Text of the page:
2020 basically tied with 2016 as Earth’s hottest year on record. Red areas on this map were “warmer than average,” “much warmer than average,” or had their “record warmest” year in 2020. National Oceanic and Atmospheric Administration

For more than two years a massive amount of attention has been devoted to the idea of limiting global warming to no more than 1.5 degrees C (2.7 degrees F) beyond preindustrial levels. That goal took on major resonance with a blockbuster 2018 report from the Intergovernmental Panel on Climate Change (IPCC).

The report warned that to have a fighting chance of avoiding long-term warming above 1.5 C global emission rates of greenhouse gases would need to be slashed from 2010 to 2030 by about 45 percent. Given growth over the last decade, meeting this goal would now require roughly half of current emissions (as of 2020) to be eliminated by 2030.

The focus on the year 2030 will intensify this Earth Day, April 22, when the Biden administration is expected to announce an ambitious new goal for major U.S. reductions in greenhouse-gas emissions by the end of the decade.

For many years the conventional focus of climate policy was to limit global warming to no more than 2.0 C. Activists had long pushed for 1.5 C, though, as had more than half the world’s nations, including small island states and others especially vulnerable to climate change.

The science-based case for a 1.5 C speed limit gained traction during the 2010s. The IPCC found “robust differences” in how global climate responds to a warming of 1.5 C versus 2.0 C, with a wide range of heightened risks at the latter threshold.

Cutting emissions in half between now and 2030 to try and keep us below 1.5 C might be a Herculean task, but at least it’s a well-defined one. Is it truly doable, though?

“I’d consider 1.5 C to be a stretch goal,” said Rice University atmospheric scientist Daniel Cohan, who’s now writing a book on energy and climate change. “It’s at the outer realm of what’s achievable if everything goes right in every major sector and every major country or region of the world.

“I hope it’s seen as an inspiring goal, because even coming close will mean a much better future than the three or more degrees that would come if we don’t act.”

Where are we now?

Global temperatures over the past few years have been running about 1.1 C warmer than the late 1800s, and it’s not hard to glimpse 1.5 C on the horizon.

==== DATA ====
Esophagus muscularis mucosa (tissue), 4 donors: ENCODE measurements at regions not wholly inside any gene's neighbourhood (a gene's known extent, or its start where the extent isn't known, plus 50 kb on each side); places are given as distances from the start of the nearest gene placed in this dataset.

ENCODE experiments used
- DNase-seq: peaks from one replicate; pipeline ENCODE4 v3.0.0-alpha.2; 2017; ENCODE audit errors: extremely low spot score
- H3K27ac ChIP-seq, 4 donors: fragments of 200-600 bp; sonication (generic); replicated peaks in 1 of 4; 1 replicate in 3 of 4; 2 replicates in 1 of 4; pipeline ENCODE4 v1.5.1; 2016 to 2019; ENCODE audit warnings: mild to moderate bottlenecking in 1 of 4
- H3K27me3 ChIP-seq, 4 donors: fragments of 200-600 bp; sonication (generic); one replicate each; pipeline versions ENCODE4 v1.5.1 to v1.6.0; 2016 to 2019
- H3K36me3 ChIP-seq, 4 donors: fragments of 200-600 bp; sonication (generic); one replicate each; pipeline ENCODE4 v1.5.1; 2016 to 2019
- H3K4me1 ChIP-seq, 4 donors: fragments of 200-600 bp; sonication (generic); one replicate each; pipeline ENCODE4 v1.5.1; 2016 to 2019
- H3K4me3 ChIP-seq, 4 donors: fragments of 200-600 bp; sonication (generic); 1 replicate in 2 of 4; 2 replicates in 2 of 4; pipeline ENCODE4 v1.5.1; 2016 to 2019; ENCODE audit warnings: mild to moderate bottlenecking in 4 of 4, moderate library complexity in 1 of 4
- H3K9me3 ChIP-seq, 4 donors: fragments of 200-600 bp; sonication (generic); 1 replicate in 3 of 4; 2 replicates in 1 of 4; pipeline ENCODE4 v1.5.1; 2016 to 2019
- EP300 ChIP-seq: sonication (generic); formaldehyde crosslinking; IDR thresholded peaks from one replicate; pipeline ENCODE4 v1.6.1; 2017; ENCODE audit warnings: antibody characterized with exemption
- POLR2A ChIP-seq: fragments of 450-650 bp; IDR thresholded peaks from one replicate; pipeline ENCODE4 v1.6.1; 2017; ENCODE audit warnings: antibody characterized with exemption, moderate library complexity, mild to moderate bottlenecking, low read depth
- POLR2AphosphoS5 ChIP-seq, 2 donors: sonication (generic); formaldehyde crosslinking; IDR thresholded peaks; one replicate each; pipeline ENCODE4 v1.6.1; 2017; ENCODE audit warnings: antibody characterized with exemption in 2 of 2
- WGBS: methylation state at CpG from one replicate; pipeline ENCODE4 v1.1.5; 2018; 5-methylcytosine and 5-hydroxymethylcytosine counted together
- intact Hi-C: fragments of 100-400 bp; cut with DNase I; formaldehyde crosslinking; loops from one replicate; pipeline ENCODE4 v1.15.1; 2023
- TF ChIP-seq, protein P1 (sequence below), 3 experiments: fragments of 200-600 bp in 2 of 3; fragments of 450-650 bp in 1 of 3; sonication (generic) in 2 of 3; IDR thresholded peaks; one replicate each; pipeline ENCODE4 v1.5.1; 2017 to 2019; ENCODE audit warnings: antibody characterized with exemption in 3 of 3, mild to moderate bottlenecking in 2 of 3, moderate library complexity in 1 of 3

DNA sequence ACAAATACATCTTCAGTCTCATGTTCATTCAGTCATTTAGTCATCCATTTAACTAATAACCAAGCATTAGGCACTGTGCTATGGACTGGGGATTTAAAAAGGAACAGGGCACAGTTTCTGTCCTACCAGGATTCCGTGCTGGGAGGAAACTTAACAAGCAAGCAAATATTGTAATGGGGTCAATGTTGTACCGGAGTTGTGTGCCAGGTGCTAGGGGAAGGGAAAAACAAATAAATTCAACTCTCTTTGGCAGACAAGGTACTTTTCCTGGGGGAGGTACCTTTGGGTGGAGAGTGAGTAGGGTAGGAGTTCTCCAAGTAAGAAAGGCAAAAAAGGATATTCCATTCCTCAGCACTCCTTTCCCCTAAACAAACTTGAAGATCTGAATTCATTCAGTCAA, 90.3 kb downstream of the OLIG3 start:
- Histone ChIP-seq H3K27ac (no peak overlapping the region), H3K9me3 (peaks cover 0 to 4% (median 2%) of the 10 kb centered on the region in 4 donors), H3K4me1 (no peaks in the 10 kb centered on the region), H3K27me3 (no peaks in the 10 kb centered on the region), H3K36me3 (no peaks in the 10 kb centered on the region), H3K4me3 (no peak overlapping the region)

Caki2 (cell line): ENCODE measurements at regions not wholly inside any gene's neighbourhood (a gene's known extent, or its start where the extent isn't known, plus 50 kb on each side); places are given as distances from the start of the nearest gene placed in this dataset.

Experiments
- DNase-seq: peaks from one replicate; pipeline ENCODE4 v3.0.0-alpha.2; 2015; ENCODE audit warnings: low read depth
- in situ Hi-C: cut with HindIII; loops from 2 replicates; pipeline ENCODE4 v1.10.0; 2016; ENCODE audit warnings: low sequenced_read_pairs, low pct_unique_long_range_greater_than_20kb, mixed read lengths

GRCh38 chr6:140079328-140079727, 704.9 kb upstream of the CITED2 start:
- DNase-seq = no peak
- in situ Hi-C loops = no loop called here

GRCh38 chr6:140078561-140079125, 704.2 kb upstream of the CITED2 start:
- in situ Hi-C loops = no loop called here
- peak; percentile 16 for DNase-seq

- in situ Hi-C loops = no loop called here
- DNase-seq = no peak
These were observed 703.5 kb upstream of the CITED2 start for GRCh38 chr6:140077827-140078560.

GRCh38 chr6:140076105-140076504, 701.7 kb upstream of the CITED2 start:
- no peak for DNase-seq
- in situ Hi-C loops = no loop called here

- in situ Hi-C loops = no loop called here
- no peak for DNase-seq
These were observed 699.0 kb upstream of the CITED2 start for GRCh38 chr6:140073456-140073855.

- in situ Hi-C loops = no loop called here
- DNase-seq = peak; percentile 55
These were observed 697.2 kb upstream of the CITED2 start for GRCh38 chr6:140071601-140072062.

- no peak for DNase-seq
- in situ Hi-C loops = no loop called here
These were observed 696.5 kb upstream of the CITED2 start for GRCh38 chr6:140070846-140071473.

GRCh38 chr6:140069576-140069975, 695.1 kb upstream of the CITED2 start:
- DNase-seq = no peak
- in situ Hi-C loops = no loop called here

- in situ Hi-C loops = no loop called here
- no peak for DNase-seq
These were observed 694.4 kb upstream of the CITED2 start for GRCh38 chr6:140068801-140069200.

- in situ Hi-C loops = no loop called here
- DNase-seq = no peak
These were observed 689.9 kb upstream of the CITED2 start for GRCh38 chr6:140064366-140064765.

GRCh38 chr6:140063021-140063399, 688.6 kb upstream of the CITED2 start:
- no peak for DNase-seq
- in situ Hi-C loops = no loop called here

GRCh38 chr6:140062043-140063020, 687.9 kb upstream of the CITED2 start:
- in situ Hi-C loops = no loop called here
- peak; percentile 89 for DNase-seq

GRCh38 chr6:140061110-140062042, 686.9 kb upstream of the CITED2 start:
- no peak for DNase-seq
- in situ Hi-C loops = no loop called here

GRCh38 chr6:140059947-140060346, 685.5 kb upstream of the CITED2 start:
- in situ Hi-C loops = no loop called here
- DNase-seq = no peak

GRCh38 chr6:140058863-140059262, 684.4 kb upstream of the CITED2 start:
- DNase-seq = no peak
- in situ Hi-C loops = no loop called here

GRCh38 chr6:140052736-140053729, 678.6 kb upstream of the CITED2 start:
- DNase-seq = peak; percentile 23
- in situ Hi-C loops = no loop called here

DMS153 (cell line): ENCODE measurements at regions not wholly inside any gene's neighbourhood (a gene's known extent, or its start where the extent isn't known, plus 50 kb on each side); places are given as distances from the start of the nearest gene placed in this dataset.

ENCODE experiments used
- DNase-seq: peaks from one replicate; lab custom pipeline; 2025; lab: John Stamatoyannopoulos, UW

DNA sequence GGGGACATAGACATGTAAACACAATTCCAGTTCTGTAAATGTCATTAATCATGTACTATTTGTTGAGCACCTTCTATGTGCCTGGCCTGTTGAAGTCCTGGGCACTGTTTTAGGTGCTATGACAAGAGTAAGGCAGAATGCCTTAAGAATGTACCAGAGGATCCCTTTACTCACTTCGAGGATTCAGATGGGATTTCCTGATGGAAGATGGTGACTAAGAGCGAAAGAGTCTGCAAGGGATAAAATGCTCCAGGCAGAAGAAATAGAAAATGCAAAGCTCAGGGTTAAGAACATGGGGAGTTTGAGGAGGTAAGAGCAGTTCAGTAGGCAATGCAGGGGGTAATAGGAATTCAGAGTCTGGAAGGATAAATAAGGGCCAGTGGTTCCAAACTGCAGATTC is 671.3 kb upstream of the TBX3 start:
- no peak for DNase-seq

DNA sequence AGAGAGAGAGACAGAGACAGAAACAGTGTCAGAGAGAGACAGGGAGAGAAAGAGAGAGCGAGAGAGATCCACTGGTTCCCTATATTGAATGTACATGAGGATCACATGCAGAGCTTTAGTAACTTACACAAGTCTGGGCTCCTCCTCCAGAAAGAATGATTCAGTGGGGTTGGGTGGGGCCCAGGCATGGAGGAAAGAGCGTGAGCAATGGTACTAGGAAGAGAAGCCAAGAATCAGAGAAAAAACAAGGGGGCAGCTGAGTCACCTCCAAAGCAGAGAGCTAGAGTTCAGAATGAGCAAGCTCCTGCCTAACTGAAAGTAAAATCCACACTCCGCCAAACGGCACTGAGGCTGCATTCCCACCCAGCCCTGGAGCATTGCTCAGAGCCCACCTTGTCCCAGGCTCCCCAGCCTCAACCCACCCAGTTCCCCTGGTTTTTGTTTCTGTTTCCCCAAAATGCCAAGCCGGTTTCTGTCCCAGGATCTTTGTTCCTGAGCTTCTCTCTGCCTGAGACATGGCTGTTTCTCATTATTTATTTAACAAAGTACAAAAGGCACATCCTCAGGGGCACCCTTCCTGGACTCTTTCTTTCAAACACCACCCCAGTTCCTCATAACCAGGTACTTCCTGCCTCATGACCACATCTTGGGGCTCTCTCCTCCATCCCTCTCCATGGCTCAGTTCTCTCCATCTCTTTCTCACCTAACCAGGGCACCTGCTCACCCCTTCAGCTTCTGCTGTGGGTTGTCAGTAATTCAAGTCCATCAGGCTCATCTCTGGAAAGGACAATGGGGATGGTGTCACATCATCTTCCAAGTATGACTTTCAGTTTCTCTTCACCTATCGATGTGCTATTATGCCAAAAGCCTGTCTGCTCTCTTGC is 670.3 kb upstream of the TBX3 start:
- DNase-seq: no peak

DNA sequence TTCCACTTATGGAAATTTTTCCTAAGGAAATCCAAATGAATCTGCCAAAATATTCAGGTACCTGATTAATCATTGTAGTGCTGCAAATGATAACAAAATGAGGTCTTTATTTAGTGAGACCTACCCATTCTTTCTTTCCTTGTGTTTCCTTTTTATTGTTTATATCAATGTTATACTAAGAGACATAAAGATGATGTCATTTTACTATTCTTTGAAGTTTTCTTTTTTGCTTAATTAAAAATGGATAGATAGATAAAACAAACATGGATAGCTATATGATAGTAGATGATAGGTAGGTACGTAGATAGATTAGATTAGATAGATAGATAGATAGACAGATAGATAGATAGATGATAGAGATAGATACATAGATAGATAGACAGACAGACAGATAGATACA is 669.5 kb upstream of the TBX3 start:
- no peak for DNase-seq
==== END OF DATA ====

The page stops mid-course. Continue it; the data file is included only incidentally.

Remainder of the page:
Recent analyses from NASA, the National Oceanic and Atmospheric Administration, and other agencies found that 2020 ended up tied with or just behind 2016 as the planet’s warmest year on record. Startlingly, this occurred despite the presence of any boost from El Niño, the periodic warming of the eastern tropical Pacific Ocean. Because strong El Niño events pump vast amounts of heat from ocean to atmosphere, they typically lead to spikes of record heat atop the longer-term warming trend caused by human-produced greenhouse gases.

In its latest five-year climate outlook, issued in January, the U.K. Met Office warned that by 2025 “there is a small but increasing (about 25 percent) chance of one year temporarily exceeding 1.5 C.”

If and when that first breach of the 1.5 C threshold arrives, it will almost certainly last just a year or two. The more crucial question is when the atmosphere might settle at or above 1.5 C of warming for a more sustained period, at which point we could say we’ve truly passed the threshold.

“If the world does not begin to rapidly reduce emissions, it is clear that the 1.5 C target will be passed sometime between 2026 and 2042,” said Zeke Hausfather in a sobering December essay at Carbon Brief. The conclusion, which applies to the longer-term threshold-passing, is based on a group of in-depth climate model simulations carried out ahead of the IPCC’s next comprehensive climate assessment, set to be released in stages later this year and next.

The COVID-19 pandemic has given us a brief climatic reprieve of sorts. Because of the pandemic’s wrenching economic effects, global emissions of carbon dioxide dropped from 2019 to 2020, most likely by around 7 percent. If so, this would be the largest one-year drop on record, and the biggest in percentage terms since World War II.

It’s great news indeed for the climate – but consider that, on average, each year this decade will need almost that large a cut if emissions are to drop in half by 2030.

The latest pledges

National, regional, and local pledges to reduce emissions will be crucial policy tools on the road to 2030 and beyond.

The current global accord on emissions – the Paris Agreement, crafted in 2015 – mandates nation-by-nation goals for emission reduction. However, these are purely voluntary. Referred to as nationally determined contributions, or NDCs, the targets are set by each nation and designed to be enforced mainly through diplomatic peer pressure. The overall goal of the accord is to “limit global warming to well below 2 C, preferably to 1.5 C.”

Participants in the Paris Agreement (now including virtually every nation on Earth, with the U.S. having rejoined the accord as of Feb. 19) are expected to bump up their NDCs every five years as part of what’s called a “global stocktake.” The first of these stocktakes will be finalized in 2023. Countries are already being urged to beef up their goals before November, when a major U.N. climate meeting will take place in Glasgow, Scotland.

A summary report issued by the U.N. on Feb. 26 included 48 new or updated NDCs through the end of 2020. For the planet as a whole, the latest commitments show only a minor boost in near-term ambition. While the previous set of NCDs had global greenhouse-gas emissions still a fraction of a percent higher by 2030 than in 2017, the new set of NCDs implies a decrease by 2030 if all the goals are met—but it’s a drop of just 2.1 percent, a mere pittance next to the 50 percent cut now urged by many.